We live in a well-engineered universe. This engineering is present in every system and organism in existence, including in the actions and interactions of plants and animals. In fact, one could say that the function and movement of plants and animals is just as much a part of their makeup as chlorophyll and fiber or bone and blood. Consequently, if we want to understand the ecology of animals and plants especially in an integrated ecosystem, it follows that great insight can be gained by taking an approach that studies function and integration of parts rather than the individual parts themselves.
Ecology and Biomechanics: A Mechanical Approach to the Ecology of Animals and Plants offers a collection of state-of-the-art papers that ingeniously demonstrates how biomechanics can provide novel insights into long standing ecological and evolutionary questions. The majority of the book's chapters were originally presented at a symposium held at the annual meeting of the Society for Experimental Biology in Edinburgh, U.K., in 2004. Combining approaches from various disciplines, this volume covers subjects that encompass theoretical concepts and practical approaches involving research on both plants and animals, as well as interactions between the two.
Although most of the examples emphasize distinct organism-environment relationships such as the grazing of ruminants, the book also includes a few examples that span larger temporal and spatial scales, achieving wider application across ecosystems. This can be seen in the chapter Implications of Microbial Motility on the Water Column Ecosystems, which highlights how microbial ecosystems can be understood from the mechanics, morphology, and motile responses of the individual organisms.
Designed to serve as a reference for students and researchers, Ecology and Biomechanics: A Mechanical Approach to the Ecology of Animals and Plants paves the way for further research by demonstrating what can happen when the approaches from two seemingly disparate subdisciplines within the field of biology are creatively combined.
Table of Contents
Tree Biomechanics and Growth Strategies in the Context of Forest Functional Ecology, M. Fournier, A. Stokes, C. Coutand, T. Fourcaud, and B. Moulia
Diversity of Mechanical Architectures in Climbing Plants: An Ecological Perspective, N. Rowe, S. Isnard, F. Gallenmüller, and T. Speck
The Role of Blade Buoyancy and Reconfiguration in the Mechanical Adaptation of the Southern Bullkelp Durvillaea, D.L. Harder, C.L. Stevens, T. Speck, and C.L. Hurd
Murray's Law and the Vascular Architecture of Plants, K.A. McCulloh and J.S. Sperry
Plant-Animal Mechanics and Bite Procurement in Grazing Ruminants, W.M. Griffiths
Biomechanics of Salvia Flowers: The Role of Lever and Flower Tube in Specialization on Pollinators, M. Reith, R. Claßen-Bockhoff, and T. Speck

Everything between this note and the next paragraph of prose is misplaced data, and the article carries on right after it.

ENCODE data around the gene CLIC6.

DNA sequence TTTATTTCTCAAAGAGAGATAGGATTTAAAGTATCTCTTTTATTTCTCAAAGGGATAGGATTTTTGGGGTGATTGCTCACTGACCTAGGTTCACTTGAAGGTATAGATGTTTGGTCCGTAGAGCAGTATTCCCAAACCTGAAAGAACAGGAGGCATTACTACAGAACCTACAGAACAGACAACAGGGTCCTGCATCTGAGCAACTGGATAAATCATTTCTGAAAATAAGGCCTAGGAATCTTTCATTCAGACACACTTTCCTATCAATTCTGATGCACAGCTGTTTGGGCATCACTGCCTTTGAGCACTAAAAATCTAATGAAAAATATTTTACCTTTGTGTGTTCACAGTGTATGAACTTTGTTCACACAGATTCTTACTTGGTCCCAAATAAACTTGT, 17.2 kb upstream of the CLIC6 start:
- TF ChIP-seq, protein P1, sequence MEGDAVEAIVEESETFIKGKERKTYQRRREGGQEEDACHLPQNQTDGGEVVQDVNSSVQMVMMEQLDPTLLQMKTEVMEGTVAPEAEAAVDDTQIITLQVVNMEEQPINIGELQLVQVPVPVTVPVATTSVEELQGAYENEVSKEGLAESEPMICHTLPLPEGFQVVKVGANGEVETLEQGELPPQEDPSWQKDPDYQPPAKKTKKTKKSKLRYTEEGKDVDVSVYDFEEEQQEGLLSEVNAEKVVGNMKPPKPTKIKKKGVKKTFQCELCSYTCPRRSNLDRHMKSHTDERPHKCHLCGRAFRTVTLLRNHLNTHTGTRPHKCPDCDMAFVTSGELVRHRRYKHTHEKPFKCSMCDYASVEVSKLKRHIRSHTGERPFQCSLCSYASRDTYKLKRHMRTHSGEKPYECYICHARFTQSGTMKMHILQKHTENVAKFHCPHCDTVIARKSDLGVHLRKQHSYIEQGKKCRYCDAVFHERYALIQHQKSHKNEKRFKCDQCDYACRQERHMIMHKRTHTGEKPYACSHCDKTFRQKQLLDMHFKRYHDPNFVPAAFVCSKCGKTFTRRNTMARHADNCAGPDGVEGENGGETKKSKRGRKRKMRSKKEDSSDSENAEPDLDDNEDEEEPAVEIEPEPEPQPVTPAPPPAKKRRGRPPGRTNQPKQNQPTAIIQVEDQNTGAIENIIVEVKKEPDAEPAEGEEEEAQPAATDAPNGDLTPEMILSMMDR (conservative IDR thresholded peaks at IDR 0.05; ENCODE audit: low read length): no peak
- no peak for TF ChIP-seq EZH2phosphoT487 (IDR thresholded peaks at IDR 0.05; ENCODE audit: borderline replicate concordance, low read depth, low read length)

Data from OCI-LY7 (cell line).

Do Plant Waxes Make Insect Attachment Structures Dirty? ExperimentalEvidences for the Contamination Hypothesis, E. Gorb and S. Gorb
Ecology and Biomechanics of Slippery Wax Barriers and Wax Running to Macaranga - Ant Mutualisms, W. Federle and T. Bruening
Nectar Feeding in Long-Proboscid Insects, B.J. Borrell and H.W. Krenn
Biomechanics and Behavioral Mimicry in Insects, Y. Golding and R. Ennos
Interindividual Variation in the Muscle Physiology of Vertebrate Ectotherms: Consequences for Behavioral and Ecological Performance, C.A. Navas, R.S. James, and R.S. Wilson
Power Generation during Locomotion in Anolis Lizards: An Ecomorphological Approach, B. Vanhooydonck, P. Aerts, D.J. Irschick, and A. Herrel
Implications of Microbial Motility on the Water Column Ecosystems, K. Christensen-Dalsgaard
The Biomechanics of Ecological Speciation, J. Podos and A. Hendry
"I found approximately half of the articles to be exceptional in quality, and almost all of the others to be of some merit. …I recommend it for investigators in ecology and biomechanics as well as for graduate seminars aimed at both audiences."
-Douglas Altshuler, The Quarterly Review of Biology, December 2006
"This book covers biomechanical topics on the most diverse range of organisms I have seen in one volume, from microbes to lizards to trees … a useful reference tool for biologists working in many areas … well produced ... nice use of introductory outlines and section headings, and clear line art … It may be particularly valuable to graduate students and researchers early in their careers, because it contains so many ideas for new research directions."
-David E. Alexander, University of Kansas, USA, in Ecology, Vol. 87, No. 12, December 2006